6 2/2016 ideal gas 6/8 IDEAL GAS LAW Name: Section: Partners: Date: DATA: DO NOT print the table which you are using to make the plot. 1. Plot Tc (y axis) vs. P (x axis) using OriginPro. Attach a copy of the plot to your report. 2. Enter the results of linear fit procedure using OriginPro for absolute zero on the Celsius scale: To(experiment): ± % 3. Evaluate the percent deviation from accepted value of o C, (T o(experimental) ) % 4. Record the absolute zero temperatures of the other groups below. 5. Evaluate the error σ <To> in T o using Eq. (5). σ <To> = Is the meaning of σ <To> consistent with the values of T o shown in 4 above? Explain. Is your determination of T 0 within the error σ <To>?

7 2/2016 ideal gas 7/8 THE VAN DER WAALS GAS Set up the worksheet shown above in the section on procedure to compare the ideal and van der Waals gases. You will study how the temperature dependence of the two gases changes as you increase their density in your calculation by adding more molecules to the metal sphere on the ideal gas apparatus. The variable that reflects this increase in density is the molar specific volume, v = V/n. Begin by inserting the value of v for standard temperature and pressure that you calculated in the preliminary question. For questions 2-5, extrapolate from T= 273 K and 363 K to zero pressure to find absolute zero. 1. For v = m 3 /kmole (STP), what is the maximum percent difference between pressures of the ideal and van der Waals gases has over the temperature range you used experimentally in the first part of this lab? 2. Increase the density in your calculation to ten times STP. What are the new pressure at T = 273 K and the extrapolated absolute zero temperature (at P = 0)? Solve the linear fit equation in the form, P = P 0 + st, for T abs-zero with P = 0. P (at T = 273 K) = T abs-zero = K 3. With this increased density, make a ten times larger. What are the new pressure and the extrapolated absolute zero temperature? P (at T = 273 K) = T abs-zero = K 4. Return a to its original value and make b ten times larger. What are the new pressure and the extrapolated absolute zero temperature? P (at T = 273 K) = T abs-zero = K 5. How much of the error that you found in your experimental value for absolute zero can be attributed to our assumption that air is an ideal gas? Use the calculated pressure values and extrapolate to zero pressure to find the calculated temperature and compare to zero.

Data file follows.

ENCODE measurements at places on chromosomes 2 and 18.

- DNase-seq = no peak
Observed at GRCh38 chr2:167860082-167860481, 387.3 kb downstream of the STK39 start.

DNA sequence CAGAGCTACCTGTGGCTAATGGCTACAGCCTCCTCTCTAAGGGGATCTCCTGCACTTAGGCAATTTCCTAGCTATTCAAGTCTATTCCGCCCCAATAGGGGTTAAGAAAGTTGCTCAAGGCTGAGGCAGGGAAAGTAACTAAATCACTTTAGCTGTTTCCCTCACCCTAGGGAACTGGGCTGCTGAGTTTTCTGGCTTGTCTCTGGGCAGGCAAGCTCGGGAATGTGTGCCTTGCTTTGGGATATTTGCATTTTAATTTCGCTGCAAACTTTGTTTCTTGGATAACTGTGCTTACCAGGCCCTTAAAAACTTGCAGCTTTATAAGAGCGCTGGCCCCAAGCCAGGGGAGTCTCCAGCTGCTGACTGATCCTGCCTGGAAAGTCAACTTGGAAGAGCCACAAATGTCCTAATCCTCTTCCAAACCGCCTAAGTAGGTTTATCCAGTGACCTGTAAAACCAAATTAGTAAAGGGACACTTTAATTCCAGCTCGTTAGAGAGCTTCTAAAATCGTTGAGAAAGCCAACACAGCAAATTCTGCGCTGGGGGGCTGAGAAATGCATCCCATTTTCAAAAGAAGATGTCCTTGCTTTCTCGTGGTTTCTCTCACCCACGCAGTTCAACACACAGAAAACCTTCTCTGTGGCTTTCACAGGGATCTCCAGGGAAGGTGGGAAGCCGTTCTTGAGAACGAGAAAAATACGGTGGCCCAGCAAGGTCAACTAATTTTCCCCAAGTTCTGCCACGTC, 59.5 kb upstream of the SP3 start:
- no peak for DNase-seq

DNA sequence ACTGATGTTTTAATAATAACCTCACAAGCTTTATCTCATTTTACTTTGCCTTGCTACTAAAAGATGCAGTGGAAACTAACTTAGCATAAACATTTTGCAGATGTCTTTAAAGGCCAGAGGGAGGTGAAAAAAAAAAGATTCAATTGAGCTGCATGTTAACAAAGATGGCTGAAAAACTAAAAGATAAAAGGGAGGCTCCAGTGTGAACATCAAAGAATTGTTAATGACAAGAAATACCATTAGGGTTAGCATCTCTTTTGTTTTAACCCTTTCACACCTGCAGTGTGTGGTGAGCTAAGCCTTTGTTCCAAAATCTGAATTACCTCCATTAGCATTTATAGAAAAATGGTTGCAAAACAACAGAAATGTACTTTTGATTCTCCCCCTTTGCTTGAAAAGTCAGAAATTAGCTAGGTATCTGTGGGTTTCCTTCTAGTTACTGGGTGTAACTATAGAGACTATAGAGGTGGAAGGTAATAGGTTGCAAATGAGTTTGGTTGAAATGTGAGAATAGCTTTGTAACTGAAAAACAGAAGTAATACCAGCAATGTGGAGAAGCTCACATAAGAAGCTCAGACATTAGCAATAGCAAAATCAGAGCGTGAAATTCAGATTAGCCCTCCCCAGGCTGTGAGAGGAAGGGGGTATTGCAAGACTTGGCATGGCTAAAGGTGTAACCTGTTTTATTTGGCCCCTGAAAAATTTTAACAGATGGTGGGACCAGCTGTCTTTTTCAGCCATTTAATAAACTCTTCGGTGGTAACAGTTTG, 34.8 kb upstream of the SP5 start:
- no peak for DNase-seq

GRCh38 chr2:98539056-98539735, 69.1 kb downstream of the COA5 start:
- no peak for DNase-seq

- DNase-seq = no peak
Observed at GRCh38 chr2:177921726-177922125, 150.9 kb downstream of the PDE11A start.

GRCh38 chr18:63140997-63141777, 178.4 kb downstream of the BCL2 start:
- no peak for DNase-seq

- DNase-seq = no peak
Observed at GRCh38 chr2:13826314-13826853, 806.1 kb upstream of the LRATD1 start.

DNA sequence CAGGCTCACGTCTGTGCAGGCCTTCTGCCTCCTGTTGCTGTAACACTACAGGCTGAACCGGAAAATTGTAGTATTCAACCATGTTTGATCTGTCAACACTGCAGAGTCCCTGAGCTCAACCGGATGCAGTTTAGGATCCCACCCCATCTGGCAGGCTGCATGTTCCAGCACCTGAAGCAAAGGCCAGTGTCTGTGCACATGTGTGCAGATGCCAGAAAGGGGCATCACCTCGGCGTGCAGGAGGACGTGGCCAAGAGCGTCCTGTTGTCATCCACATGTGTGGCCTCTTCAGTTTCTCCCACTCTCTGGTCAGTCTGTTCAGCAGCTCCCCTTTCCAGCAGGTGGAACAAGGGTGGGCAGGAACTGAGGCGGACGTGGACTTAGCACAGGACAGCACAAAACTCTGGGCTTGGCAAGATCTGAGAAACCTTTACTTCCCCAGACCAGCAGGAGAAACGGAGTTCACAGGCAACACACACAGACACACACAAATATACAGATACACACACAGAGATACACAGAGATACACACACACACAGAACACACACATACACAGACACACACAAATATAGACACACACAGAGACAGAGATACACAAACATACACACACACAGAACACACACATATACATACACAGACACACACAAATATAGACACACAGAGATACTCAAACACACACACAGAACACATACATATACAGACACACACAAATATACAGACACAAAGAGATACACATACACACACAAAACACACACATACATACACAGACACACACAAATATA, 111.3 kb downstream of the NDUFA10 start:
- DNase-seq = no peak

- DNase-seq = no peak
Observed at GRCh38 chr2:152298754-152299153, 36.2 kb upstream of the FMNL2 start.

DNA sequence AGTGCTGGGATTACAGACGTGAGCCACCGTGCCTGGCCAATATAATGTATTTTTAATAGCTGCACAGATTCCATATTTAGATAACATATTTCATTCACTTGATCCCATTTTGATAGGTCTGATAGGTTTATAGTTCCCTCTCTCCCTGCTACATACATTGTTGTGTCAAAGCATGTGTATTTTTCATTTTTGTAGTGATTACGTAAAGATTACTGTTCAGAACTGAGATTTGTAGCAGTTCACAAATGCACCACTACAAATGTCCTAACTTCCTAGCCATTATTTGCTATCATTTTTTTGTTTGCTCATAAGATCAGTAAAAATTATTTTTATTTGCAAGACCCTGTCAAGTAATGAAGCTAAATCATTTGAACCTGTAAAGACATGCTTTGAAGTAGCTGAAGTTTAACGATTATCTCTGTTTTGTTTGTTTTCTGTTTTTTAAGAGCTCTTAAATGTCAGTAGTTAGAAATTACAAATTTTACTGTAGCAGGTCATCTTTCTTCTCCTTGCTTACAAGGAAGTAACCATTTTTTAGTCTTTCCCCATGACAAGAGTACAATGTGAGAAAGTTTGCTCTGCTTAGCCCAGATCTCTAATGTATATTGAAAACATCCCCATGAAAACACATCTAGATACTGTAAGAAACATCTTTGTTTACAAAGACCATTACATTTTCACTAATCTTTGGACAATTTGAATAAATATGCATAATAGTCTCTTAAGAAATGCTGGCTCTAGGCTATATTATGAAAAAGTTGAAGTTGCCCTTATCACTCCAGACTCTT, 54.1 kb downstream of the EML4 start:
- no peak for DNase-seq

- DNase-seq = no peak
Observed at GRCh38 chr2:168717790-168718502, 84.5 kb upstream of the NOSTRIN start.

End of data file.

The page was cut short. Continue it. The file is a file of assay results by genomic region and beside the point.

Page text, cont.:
8 2/2016 ideal gas 8/8 LAB REPORT Discuss, in a typed short paragraph, the systematic uncertainties in the experiment. Make quantitative estimates for reasonable variations. For example, assume the thermometer calibration is incorrect, so that 1.00 C actually corresponds to 1.01 C and calculate the error on absolute zero. For questions 2-4 in the van der Waals gas, discuss why the pressure and temperature changed as they did, again in a typed paragraph. For question 5 comment on whether the non-idealness of air was a significant error in your experiment.